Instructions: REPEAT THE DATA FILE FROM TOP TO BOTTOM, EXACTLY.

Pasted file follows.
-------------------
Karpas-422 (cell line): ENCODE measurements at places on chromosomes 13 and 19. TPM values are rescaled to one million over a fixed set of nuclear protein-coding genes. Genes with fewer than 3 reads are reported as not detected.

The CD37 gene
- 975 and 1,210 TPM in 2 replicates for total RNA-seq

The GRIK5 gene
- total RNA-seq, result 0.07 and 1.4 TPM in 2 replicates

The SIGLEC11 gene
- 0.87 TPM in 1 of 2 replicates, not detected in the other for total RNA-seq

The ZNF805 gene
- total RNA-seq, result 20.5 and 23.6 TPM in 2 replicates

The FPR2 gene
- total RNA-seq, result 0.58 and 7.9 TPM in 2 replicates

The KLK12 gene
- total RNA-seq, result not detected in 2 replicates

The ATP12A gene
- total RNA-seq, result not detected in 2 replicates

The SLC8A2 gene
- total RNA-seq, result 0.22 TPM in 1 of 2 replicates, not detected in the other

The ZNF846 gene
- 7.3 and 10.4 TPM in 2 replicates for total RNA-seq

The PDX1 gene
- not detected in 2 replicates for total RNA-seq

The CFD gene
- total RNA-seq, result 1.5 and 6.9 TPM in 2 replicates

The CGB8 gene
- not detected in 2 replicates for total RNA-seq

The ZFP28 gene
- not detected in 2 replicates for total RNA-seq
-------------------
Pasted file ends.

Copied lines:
Karpas-422 (cell line): ENCODE measurements at places on chromosomes 13 and 19. TPM values are rescaled to one million over a fixed set of nuclear protein-coding genes. Genes with fewer than 3 reads are reported as not detected.

The CD37 gene
- 975 and 1,210 TPM in 2 replicates for total RNA-seq

The GRIK5 gene
- total RNA-seq, result 0.07 and 1.4 TPM in 2 replicates

The SIGLEC11 gene
- 0.87 TPM in 1 of 2 replicates, not detected in the other for total RNA-seq

The ZNF805 gene
- total RNA-seq, result 20.5 and 23.6 TPM in 2 replicates

The FPR2 gene
- total RNA-seq, result 0.58 and 7.9 TPM in 2 replicates

The KLK12 gene
- total RNA-seq, result not detected in 2 replicates

The ATP12A gene
- total RNA-seq, result not detected in 2 replicates

The SLC8A2 gene
- total RNA-seq, result 0.22 TPM in 1 of 2 replicates, not detected in the other

The ZNF846 gene
- 7.3 and 10.4 TPM in 2 replicates for total RNA-seq

The PDX1 gene
- not detected in 2 replicates for total RNA-seq

The CFD gene
- total RNA-seq, result 1.5 and 6.9 TPM in 2 replicates

The CGB8 gene
- not detected in 2 replicates for total RNA-seq

The ZFP28 gene
- not detected in 2 replicates for total RNA-seq